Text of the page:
The TOK exhibition rubric
After understanding the basic requirements of the exhibition, your next step is to grasp how it is evaluated and marked, which is outlined in the ‘assessment instrument’. Your TOK teacher will give you a copy of this, or you can find it online in the 2022 TOK Guide.
Our 3-minute explainer for the TOK exhibition provides an overview of the assessment task, and mentions the rubric. Subscribe to our YouTube channel to keep up to date with all our TOK videos.
TOK exhibition pages
Learn about how the exhibition is marked, and the skills you are expected to demonstrate in order to succeed.
Find out about the IA prompts used to write your exhibition commentary, and tips on choosing the right one.
Find out what ‘exhibition objects’ are, how to choose effective ones, and linking them to a theme and prompt.
Learn about the 950-word exhibition commentary, ways to link it to your IA prompt, and how to set it within a theme.
Get tips on how to set up a TOK exhibition, talking in public, and showing off your TOK knowledge to a public audience
The TOK exhibition assessment strands
The overall assessment objective of the exhibition is to show how theory of knowledge manifests itself in the real world. In order to do this, the assessment ‘instrument’ looks for four different skills that
you are expected to demonstrate in your exhibition.
Make sure you understand what each strand is, and that you are able to explain how you’ve included each one. To find out more about each aspect of the exhibition (IA prompts, objects and commentary), follow the links that take you to the other pages of the TOK exhibition.
1. Interlinking ideas
2. Justifying ideas
Your exhibition commentary should include a strong justification for why your have objects have been chosen for the practice exhibition. This should be done within the context of the core theme, or one of the optional themes.
3. Using evidence
All the points you make in your commentary should be well-supported by evidence. In other words, all of your ideas and opinions should be supported by real-life situations, or the ideas of key thinkers.
4. Identifying the real-world context
The exhibition clearly identifies three objects and their specific real-world context. These means choosing actual objects (or images of objects), rather than generic objects.
More support for the TOK exhibition
Make sure that your TOK teacher has given you access to all the documents and online material that support the exhibition. These include the TOK Subject Guide (for the 2022 syllabus) – where you’ll find the IA prompts, and the exhibition rubric – and the exemplar TOK exhibitions (found in ‘MyIB’, which is accessible to teachers).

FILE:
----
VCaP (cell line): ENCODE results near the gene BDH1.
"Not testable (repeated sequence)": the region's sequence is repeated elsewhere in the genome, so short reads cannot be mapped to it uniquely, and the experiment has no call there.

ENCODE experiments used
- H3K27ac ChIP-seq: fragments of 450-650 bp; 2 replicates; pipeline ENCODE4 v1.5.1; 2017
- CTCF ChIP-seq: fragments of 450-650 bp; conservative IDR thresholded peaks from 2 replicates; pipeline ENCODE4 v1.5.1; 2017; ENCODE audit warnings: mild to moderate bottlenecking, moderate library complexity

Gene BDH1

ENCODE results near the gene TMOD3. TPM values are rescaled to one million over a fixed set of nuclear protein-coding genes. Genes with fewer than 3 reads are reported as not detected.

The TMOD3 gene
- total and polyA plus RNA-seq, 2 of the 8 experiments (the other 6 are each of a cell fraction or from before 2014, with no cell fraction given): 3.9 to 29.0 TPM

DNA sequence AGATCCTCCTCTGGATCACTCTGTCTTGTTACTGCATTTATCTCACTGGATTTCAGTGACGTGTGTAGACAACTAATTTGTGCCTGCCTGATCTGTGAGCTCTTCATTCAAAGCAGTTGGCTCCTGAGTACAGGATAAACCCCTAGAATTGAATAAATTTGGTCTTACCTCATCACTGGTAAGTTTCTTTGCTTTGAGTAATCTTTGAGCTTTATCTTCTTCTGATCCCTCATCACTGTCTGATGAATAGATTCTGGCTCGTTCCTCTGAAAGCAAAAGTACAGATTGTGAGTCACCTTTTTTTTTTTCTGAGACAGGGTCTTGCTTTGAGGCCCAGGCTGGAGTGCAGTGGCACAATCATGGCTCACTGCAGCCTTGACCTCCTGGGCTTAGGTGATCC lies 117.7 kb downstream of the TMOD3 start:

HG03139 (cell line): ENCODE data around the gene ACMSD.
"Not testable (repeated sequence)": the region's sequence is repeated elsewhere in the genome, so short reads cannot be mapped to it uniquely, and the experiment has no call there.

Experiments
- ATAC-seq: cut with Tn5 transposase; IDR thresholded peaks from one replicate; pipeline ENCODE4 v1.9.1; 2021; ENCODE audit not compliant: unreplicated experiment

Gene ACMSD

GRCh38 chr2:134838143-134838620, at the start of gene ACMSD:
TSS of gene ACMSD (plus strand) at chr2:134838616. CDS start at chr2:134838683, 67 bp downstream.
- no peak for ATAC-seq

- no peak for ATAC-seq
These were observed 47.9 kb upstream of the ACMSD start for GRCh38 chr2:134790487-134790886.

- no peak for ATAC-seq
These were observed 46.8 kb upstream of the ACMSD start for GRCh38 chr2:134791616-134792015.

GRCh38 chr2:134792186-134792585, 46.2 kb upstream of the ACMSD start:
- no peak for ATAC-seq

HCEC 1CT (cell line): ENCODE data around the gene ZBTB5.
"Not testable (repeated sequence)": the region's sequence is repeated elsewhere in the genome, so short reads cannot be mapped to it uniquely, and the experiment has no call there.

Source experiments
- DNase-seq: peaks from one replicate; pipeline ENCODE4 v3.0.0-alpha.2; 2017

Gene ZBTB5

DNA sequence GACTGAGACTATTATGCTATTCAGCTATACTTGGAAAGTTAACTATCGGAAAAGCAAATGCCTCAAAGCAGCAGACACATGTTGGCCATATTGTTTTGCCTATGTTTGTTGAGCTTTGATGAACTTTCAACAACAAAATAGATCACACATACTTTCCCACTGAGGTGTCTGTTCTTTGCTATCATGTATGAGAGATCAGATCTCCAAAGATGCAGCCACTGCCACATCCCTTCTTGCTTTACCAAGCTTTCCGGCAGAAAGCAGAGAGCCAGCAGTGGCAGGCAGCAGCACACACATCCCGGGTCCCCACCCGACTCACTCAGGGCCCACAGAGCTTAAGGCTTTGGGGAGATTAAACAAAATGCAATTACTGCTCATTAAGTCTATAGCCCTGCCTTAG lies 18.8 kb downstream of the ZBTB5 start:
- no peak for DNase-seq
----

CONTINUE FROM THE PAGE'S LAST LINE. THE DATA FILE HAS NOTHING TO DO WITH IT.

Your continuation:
Follow the links above to take you to the three different elements of the TOK exhibition; we’ve also created a page giving some tips on how to put on your exhibition if your school is running a public ‘exhibition day’ which you can visit here. It suggests ways of presenting ideas to an audience.
If your school is a member of theoryofknowledge.net, we have designed a series of lessons on the exhibition, with a three practice exhibition tasks. These will familiarize you with the IA prompts, how to select effective objects, and the assessment rubric. If you are signed into the site, you can access these lessons here.
You can also find out our thoughts on the TOK exhibition (and the TOK essay) in several webinars that we have delivered. The main one is the TOK Assessment 2022 webinar, but we also consider this form of assessment in our free webinars on the 2022 course. You can see these webinars on this page of the site.
FAQs about the exhibition rubric
Who marks the TOK exhibition?
The exhibition commentary, and images of the three objects (along with references) is added to an exhibition file. This is marked internally by your TOK teacher, and uploaded to your IB dashboard, to be moderated externally. Your TOK teacher will explain this process in more detail.
Where can I view the complete TOK exhibition rubric?
You can read the whole rubric in the TOK subject guide, on page 47. Your TOK teacher will give you a copy of this.
What makes a TOK exhibition ‘very good’?
The rubric identifies three key characteristics of a very good (ie 9/10 out of 10) exhibition. These are: precise, lucid, convincing. The formative assessment tasks you do for the exhibition will help you understand what these means.
Links to the core & optional themes
Use the links below to take you to the core and optional themes. You’ll find ideas from influential thinkers, the latest real-life situations, key terms and concepts, and other content to help you create an authoritative and engaging TOK exhibition.
Your exhibition should explore either the core theme or one of the optional themes. Follow the link below to take you to knowledge & the knower.
Your exhibition should explore either the core theme or one of the optional themes. Follow the link below to take you to indigenous societies.
Your exhibition should explore either the core theme or one of the optional themes. Follow the link below to take you to knowledge & language.
Your exhibition should explore either the core theme or one of the optional themes. Follow the link below to take you to knowledge & politics.
Your exhibition should explore either the core theme or one of the optional themes. Follow the link below to take you to knowledge & religion.
Your exhibition should explore either the core theme or one of the optional themes. Follow the link below to take you to knowledge & technology.
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